This week in The NY Times Book Review, Saul Bellow’s friend Leon Wieseltier (literary editor of The New Republic) reviews the recent publication of a selection of Saul’s letters. Here’s my selection of things from the review:
…and here I must disclose, or confess, or boast, that the volume includes also some gorgeous letters to me, written in the fullness of our friendship decades ago, when we used to worry over metaphysics and the novel as we chopped wood….the poetry of his prose, its force of consciousness, lay always in its fidelity to….the revelatory details.
Wanting to understand “the” mind—my own apparently-intrinsic philosophicality (?), literary mindedness—is integral to me.
I’m intrinsically curious, which takes me to The Edge, too readily perhaps. I play with transgression because that creatively leads to discoveries (often enough). But I’m a rigorously ethical person,
so I know I’m harmless. And I’m not afraid of falling.
All in all, I trust my intuition. Writing myself through psychological fascinations (via “life world,” etc.) ultimately into some horizonal mystery—be it eventually “literary” or not—expresses a true love, worth avowing. Meanwhile, my near-term excursion into a conceptuality of authentic happiness isn’t a compensatory symptomology. It’ll lead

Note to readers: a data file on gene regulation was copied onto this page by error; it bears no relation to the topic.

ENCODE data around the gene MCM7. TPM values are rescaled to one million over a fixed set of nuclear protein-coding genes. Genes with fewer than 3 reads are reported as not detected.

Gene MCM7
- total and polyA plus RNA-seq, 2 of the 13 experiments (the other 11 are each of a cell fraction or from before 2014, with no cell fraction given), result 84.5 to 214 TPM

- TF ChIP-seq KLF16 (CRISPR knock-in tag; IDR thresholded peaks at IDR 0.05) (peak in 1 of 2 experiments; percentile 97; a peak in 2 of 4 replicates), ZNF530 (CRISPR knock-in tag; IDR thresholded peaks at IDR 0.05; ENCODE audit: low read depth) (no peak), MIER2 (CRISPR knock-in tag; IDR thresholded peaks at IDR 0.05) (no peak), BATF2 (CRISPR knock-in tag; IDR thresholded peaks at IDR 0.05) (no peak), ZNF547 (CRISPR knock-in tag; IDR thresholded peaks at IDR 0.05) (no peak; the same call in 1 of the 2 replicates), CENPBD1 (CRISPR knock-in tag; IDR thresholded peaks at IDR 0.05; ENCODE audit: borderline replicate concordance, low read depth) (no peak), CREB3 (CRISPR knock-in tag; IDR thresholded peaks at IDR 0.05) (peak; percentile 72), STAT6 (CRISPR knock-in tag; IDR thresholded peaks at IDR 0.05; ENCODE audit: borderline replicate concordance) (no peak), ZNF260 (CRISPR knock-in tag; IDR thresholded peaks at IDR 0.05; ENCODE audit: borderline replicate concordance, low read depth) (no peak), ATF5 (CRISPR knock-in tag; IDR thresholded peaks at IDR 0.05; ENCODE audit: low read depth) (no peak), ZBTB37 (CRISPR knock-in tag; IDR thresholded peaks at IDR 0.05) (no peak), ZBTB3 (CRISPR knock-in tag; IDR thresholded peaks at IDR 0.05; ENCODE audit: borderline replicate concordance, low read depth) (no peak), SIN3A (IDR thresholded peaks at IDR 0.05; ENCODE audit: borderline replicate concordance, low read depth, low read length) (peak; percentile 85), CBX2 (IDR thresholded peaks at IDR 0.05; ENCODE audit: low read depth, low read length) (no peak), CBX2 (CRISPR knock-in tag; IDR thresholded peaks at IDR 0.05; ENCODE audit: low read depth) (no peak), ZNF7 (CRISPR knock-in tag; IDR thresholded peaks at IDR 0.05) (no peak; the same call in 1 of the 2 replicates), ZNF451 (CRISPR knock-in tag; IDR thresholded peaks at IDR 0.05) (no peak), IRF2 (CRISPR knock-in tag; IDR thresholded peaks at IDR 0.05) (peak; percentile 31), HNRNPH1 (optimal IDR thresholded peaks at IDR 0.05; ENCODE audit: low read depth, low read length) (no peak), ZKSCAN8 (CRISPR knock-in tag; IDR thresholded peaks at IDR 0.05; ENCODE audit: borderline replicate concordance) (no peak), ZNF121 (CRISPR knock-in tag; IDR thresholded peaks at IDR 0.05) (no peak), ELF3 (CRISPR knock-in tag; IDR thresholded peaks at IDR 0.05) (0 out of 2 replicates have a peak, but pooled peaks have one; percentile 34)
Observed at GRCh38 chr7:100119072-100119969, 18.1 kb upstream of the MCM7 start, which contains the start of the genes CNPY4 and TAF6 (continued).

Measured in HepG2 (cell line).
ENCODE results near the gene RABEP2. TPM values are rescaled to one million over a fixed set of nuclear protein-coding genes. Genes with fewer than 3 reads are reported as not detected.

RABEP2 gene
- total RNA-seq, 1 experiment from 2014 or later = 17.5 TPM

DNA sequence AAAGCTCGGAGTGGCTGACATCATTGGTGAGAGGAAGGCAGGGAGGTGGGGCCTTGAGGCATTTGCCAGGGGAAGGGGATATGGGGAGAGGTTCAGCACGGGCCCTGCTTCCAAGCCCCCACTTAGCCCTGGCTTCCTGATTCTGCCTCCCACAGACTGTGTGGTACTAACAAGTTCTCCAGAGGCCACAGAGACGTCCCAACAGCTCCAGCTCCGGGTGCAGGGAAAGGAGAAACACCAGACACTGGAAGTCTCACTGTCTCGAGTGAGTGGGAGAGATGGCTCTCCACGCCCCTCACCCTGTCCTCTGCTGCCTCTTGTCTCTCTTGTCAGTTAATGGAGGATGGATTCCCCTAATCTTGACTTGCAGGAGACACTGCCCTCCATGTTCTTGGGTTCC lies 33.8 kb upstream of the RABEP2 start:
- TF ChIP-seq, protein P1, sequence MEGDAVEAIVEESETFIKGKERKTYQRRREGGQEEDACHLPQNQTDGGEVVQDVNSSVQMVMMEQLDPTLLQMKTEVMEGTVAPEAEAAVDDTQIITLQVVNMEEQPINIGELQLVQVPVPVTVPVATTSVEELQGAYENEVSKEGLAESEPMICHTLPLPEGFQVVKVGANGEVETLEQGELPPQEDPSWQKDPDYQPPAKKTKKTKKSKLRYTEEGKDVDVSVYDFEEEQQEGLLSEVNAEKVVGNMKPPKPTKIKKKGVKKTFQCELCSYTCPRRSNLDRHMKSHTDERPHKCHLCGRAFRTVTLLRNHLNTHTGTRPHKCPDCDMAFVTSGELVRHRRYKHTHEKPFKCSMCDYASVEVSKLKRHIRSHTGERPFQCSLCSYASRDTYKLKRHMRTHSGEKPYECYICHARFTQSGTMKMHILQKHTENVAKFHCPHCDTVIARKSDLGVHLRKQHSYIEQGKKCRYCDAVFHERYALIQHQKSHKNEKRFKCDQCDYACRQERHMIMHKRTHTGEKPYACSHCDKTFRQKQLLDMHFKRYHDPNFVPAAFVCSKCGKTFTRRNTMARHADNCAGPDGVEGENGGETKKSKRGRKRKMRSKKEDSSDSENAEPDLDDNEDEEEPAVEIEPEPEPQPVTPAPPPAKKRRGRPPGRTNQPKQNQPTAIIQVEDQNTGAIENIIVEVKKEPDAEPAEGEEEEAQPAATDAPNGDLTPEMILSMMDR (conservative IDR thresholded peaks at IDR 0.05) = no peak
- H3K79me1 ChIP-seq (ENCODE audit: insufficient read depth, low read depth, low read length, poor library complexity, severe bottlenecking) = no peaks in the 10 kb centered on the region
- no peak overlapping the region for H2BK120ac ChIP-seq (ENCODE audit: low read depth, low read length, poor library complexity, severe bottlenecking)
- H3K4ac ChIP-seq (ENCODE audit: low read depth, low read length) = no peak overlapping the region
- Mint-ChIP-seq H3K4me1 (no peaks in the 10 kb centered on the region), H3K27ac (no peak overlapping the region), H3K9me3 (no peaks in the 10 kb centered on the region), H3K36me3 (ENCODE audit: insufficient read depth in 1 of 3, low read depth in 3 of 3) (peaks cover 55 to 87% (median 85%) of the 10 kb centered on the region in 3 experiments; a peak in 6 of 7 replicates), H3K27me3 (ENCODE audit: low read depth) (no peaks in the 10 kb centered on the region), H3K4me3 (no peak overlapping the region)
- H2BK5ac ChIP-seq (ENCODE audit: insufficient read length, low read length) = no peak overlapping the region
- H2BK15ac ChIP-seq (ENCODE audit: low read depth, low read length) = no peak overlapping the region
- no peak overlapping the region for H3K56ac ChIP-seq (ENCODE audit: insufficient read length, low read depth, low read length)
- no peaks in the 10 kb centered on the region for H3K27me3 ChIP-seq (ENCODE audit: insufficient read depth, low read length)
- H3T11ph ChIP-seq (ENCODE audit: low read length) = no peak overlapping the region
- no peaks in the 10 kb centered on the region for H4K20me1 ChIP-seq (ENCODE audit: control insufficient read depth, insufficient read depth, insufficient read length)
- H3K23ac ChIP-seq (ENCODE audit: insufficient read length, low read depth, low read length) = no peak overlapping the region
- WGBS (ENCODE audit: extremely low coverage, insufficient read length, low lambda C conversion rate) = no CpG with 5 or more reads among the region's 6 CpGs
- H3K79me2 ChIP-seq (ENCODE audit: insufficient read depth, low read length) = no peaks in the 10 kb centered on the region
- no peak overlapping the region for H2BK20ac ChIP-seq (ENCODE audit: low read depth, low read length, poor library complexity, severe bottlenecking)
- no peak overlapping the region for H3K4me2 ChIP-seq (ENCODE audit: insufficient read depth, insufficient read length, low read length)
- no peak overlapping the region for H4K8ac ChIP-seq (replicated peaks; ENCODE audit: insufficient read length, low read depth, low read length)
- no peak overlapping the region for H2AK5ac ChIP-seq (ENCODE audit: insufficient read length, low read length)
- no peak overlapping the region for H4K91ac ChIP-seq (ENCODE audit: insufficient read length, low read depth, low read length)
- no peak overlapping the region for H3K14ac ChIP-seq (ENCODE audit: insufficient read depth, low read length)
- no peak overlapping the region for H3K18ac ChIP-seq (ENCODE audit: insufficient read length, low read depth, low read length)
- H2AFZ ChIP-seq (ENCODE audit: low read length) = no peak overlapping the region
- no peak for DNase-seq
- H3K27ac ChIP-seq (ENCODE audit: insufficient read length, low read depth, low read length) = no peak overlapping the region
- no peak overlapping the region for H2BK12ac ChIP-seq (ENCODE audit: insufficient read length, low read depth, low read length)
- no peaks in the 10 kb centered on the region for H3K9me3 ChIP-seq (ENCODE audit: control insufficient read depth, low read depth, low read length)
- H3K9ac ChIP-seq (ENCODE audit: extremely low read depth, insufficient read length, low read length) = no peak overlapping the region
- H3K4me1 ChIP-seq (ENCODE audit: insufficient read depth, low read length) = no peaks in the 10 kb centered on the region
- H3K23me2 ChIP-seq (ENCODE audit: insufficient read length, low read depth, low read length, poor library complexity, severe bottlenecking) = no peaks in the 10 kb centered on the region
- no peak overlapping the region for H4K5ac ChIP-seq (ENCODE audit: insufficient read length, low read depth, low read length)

(I hope) into creatively good work.
In my next life, maybe I’ll become a molecular animator.
I guess I’d need a good background in molecular biology to understand the dynamics. But look at this!
The emergence of life from proper function of complex molecules looks like a little self-contained ecology having an intrinsic intelligence.
We project or posit intelligence from proper function. Astoundingly,
life is itself.
Millions of cells make up emergent tissue, of course, and cellularly-huge volumes of tissue make up an emergent organ in a manifold organization of an emergent being who can inhabit so many days to be able to sit here and realize millions of cells….
We put obviously-gifted kids in special programs, though (but so that)
a very few will actualize their potential in some lasting way. Likewise, we must proffer and facilitate curiosity, imaginative feeling, and creativity everywhere in order for as much talent as possible to be eventually actualized in some lasting way.
Education is, at best, an extended wager of hope, good faith, and generous “reading” of the early days of others’ journeys. We simply must believe in the implicit presence of creative potential around us.
There is no better faith than this.